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The impact of dividend cuts on drawdown investors

We look at what drawdown investors could do following recent dividend cuts.

Important notes

This article isn’t personal advice. If you’re not sure whether an investment is right for you please seek advice. If you choose to invest the value of your investment will rise and fall, so you could get back less than you put in.

Companies are scrapping, suspending or delaying dividends in the wake of the coronavirus pandemic. This is a painful time for people relying on their investment income to help fund their retirement.

Below is our view on what drawdown investors could do.

This article isn’t personal advice. If you're not sure what’s right for your circumstances, please ask for advice.

Focus on your objectives and risk appetite

Arguably the most important thing you can do is avoid making rash decisions. And we also suggest against making changes based solely on dividend yields.

Yields tend to look at past payments, so don’t reflect what you’ll get in the future. As we’re now seeing, companies can change their dividend plans. Even if dividends do bounce back in the second half of the year, it’s unlikely the market will pay out as much this year as last.

It’s important to keep your SIPP or drawdown pension under regular review, making sure your investments still fit your circumstances and attitude to risk. We normally suggest doing this every few months, but it’s also important to check in when we see big shifts in the markets – it might have changed the weightings of your portfolio from what you’re comfortable with.

You might be happy with your investments and how they’re balanced to meet your risk appetite. If you are then, although it’s tough to do, sitting on your hands could be the best thing to do right now.

If you’re no longer happy with the balance of your portfolio, consider gently rebalancing. You can switch from investments which have done better into investments that haven’t done as well, as long as you’re still confident in their long-term outlook. This can help even out your portfolio. Think about doing this in stages over time.

It’s easy to log in to your HL SIPP account to check your investments. If you have online access you can view an analysis of your portfolio by logging in to your account and, from your Portfolio Overview, select the Portfolio Analysis tab.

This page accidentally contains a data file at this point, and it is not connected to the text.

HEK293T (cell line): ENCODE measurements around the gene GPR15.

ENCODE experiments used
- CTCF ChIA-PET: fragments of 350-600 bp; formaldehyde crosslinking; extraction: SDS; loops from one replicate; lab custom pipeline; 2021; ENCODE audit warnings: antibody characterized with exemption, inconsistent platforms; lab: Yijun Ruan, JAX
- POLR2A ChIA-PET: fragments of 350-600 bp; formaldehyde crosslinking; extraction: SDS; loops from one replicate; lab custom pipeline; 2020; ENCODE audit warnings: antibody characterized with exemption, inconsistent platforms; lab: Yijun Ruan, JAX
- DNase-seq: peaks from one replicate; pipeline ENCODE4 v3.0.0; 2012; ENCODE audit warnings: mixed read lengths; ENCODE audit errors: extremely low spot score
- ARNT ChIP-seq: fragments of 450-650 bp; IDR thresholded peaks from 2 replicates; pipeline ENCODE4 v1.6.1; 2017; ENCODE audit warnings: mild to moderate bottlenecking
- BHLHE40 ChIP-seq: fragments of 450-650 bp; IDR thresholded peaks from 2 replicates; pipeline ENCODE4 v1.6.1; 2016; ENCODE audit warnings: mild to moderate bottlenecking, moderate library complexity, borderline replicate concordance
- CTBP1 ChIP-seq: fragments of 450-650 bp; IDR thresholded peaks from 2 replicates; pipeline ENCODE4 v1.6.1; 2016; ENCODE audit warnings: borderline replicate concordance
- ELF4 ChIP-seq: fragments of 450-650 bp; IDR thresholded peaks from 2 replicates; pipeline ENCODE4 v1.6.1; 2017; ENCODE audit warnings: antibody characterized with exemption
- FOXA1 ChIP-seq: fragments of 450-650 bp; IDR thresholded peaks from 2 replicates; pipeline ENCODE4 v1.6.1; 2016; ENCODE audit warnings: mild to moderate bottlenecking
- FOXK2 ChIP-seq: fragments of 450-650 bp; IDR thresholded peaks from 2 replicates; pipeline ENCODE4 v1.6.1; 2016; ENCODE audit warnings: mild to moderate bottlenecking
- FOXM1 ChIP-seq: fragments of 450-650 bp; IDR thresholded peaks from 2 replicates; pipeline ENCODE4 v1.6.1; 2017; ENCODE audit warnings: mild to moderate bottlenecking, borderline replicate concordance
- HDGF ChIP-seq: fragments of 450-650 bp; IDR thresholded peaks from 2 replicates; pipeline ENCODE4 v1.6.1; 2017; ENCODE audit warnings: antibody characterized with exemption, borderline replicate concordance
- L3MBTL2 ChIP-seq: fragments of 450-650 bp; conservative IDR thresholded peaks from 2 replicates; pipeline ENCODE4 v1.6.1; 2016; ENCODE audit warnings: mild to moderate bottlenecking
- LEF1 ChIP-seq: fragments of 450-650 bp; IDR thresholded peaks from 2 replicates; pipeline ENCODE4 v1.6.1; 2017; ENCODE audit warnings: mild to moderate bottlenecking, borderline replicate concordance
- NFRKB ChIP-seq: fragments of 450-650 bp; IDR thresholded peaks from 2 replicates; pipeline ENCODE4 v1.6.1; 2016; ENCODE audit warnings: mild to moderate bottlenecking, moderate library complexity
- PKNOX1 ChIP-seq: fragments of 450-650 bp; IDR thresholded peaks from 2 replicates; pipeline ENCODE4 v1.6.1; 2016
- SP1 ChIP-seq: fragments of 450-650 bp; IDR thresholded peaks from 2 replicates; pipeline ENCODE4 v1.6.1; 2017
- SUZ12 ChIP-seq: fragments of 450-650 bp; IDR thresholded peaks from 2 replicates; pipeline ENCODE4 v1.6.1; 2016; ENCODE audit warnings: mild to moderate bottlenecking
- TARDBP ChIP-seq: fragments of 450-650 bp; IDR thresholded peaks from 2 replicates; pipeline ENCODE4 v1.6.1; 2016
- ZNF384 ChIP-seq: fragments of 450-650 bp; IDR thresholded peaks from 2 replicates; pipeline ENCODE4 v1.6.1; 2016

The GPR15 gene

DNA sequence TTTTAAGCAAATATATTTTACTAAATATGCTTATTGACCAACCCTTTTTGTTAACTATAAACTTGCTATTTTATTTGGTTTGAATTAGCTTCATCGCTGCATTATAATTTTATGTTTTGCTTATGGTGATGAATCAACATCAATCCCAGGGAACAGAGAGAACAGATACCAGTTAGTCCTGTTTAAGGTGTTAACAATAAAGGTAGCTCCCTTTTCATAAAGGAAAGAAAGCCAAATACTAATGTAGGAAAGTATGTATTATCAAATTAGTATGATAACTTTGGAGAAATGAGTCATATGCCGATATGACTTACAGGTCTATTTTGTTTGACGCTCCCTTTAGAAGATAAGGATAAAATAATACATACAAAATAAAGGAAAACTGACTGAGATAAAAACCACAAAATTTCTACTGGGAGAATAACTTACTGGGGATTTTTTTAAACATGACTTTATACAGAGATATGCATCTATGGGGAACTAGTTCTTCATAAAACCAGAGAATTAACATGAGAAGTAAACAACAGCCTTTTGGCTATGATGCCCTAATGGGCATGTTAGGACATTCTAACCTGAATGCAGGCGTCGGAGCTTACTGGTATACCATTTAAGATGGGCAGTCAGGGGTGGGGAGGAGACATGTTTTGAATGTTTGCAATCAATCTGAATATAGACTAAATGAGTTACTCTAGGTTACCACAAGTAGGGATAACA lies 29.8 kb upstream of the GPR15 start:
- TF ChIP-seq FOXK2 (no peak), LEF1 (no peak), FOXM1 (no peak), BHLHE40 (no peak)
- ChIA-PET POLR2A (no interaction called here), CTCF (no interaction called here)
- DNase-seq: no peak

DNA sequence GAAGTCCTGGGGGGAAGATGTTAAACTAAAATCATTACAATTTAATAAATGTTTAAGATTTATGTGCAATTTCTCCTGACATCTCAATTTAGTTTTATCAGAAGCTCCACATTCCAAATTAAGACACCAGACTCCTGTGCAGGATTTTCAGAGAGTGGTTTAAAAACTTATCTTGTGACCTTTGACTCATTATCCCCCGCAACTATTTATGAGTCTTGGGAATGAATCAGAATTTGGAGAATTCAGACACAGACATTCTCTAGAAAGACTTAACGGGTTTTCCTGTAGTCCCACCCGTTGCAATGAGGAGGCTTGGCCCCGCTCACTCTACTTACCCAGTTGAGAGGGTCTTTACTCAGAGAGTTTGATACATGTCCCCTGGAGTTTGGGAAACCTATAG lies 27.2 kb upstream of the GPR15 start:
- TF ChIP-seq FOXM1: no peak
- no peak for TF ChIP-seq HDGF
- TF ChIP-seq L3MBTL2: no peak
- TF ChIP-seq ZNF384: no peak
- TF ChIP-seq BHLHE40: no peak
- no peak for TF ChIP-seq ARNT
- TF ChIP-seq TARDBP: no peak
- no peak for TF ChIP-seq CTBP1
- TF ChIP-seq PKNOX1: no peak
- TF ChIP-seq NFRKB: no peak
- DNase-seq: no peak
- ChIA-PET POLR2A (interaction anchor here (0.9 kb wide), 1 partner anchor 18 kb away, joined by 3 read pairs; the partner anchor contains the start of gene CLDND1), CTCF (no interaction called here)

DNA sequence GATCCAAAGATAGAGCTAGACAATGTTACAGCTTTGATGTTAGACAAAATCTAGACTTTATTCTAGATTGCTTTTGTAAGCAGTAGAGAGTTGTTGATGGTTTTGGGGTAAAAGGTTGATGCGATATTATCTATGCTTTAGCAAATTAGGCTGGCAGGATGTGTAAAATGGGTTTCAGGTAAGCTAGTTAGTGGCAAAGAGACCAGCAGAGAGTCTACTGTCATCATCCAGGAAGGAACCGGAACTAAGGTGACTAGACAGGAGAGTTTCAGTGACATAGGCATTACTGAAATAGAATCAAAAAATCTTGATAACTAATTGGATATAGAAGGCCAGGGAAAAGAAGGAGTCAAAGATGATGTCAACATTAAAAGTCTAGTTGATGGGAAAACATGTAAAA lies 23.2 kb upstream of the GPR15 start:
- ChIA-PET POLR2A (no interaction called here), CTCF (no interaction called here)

There’s lots of help available. Read up on what experts have to say about the investments you hold. Compare long term performance and charges with similar investments. You can typically find this information on most investment factsheets. We also offer share insight and fund research, which could help.

For peace of mind, our advisory service can offer you one-off financial advice, or ongoing advice.

Where possible, cut spending and use your cash buffer

If you’re making withdrawals from drawdown and can afford to, the best approach could be to reduce your spending now, only drawing on investments when absolutely necessary.

We’ve long preferred taking the natural yield – the income your investments produce – over selling investments to fund retirement. The problem investors have in the current climate is that yields from shares are likely to fall significantly, at least in the short term. Those taking a natural yield will see their income fall.

That said, while dividends look set to be very low in the short term – it’s possible to take a rosier view as you look further out. For those who can, we strongly suggest turning to cash buffers for the short term, rather than selling investments.

Assuming lockdowns don’t drag on into the summer – and that’s quite a big assumption – then lots of companies could still be profitable this year. Some industries could even see pent up demand lead to a bumper second half. We’ve also seen several dividend announcements branded as delays or suspensions, rather than cancellations. If events turn out better than feared, we could see a better than usual round of final dividends, although there are no guarantees.

The longer the lockdown lasts, the more debts will be built up. These could take years to pay down, and that will restrict the cash available to return to shareholders.

Falling markets could be particularly damaging for those drawing from capital – selling investments to fund your income withdrawals. When you sell after markets have fallen, there’s no chance to make up the loss as you’re continuing to drain your pension through withdrawals. The issue is if your investments don’t then grow by at least as much as you withdraw (regardless of market conditions), your pension will run out sooner than anticipated.


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    Important notes

    This article isn’t personal advice. If you’re not sure whether an investment is right for you please seek advice. If you choose to invest the value of your investment will rise and fall, so you could get back less than you put in.

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